“Mia Madre”

A woman’s struggle to balance her career and family is well-trodden ground in narrative cinema, but “Mia Madre” goes beyond the surface.


The film is about selfishness and the unintended consequences that come from following one’s desires, yet it also showcases the power of love that binds people together in unbreakable ways.


Bridget retains just enough irreverence to make her and her group of rabble-rousing friends feel refreshing.


Not all films by a director — even some of the best directors — are good.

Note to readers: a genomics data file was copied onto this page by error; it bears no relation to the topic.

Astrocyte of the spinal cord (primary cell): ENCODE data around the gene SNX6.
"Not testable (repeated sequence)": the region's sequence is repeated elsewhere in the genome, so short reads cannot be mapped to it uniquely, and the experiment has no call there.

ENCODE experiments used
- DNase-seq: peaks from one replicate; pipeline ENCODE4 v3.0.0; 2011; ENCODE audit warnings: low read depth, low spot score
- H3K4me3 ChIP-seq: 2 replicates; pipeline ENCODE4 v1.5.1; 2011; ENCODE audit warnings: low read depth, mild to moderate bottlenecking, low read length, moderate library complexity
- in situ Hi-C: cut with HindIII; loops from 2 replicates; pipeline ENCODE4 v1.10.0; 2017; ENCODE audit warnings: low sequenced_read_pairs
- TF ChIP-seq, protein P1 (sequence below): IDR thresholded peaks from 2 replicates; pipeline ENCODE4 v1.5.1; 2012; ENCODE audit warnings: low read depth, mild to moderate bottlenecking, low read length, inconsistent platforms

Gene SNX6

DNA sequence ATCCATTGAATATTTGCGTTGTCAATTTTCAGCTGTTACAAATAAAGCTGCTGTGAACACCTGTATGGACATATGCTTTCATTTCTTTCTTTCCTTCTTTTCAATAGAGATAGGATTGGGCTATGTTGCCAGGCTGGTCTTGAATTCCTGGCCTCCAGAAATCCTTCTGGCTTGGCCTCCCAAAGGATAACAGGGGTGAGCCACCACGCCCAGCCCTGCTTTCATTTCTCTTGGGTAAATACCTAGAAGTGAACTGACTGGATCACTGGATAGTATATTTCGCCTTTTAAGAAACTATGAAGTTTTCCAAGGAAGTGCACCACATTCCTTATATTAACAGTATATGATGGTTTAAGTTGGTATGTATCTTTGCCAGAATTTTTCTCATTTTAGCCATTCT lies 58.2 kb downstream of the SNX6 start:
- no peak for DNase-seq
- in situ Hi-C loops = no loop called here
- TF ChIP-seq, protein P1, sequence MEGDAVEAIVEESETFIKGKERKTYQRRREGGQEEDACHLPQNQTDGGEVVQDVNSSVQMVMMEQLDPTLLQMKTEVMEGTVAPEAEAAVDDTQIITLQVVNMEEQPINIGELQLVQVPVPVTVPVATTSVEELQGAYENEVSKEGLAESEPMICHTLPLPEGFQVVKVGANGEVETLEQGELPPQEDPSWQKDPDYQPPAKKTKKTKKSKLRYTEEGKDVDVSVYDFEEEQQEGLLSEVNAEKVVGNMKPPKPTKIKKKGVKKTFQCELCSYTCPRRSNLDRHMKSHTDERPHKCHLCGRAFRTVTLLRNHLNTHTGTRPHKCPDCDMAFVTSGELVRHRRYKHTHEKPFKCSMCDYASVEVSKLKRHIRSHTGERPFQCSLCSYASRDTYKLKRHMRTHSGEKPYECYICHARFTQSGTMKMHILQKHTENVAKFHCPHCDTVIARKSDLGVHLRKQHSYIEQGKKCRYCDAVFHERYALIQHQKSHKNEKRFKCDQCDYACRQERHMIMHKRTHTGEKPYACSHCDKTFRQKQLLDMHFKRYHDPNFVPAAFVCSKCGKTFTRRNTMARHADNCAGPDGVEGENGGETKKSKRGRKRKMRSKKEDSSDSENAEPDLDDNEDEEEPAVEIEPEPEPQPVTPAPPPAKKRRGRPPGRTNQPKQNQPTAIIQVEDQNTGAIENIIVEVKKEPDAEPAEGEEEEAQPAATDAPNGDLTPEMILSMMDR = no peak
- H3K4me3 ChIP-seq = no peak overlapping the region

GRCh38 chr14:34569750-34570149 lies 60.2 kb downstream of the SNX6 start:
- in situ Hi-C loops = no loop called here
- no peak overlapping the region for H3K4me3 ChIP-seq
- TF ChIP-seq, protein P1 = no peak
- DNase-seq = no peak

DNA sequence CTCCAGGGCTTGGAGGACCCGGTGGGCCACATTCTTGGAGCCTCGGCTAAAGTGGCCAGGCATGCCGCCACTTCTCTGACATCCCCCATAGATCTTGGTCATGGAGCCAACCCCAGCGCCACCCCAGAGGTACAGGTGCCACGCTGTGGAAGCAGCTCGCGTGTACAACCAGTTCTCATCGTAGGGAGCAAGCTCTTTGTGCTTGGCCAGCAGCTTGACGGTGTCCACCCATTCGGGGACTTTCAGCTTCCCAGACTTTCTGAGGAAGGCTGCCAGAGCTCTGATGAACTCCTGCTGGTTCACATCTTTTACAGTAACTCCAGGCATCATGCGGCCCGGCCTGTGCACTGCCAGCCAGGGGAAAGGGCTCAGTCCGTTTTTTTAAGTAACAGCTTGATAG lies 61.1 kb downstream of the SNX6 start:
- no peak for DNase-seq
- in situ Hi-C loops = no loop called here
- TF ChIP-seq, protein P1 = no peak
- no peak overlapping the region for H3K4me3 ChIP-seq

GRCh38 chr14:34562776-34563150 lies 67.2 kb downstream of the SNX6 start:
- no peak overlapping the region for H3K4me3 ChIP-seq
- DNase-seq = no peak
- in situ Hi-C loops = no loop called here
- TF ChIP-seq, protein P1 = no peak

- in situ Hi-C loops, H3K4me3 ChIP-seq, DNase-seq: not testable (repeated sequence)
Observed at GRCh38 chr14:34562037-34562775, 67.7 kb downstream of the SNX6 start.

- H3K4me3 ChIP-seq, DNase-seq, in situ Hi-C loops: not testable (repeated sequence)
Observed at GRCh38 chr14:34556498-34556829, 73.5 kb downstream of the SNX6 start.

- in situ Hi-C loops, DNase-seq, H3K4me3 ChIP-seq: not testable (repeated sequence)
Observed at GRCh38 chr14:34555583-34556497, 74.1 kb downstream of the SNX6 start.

Jacob clearly doesn’t listen to the right public radio.

No documentary is entirely objective, but “Primary” is pretty close.

Few other years in my (admittedly short) life warrant such a strong reaction as 13.


The documentary is structured chronologically, moving from the beginning of Leonard’s career as an actor to the creation of “Star Trek” to Leonard’s death in 2015.

“Little Men”

Sachs shows what friendship looks like without letting the audience in on its secrets and specificities.


The dialogue left me and those around me in the theater laughing at the sheer absurdity of the things being said in supposedly serious, emotional scenes.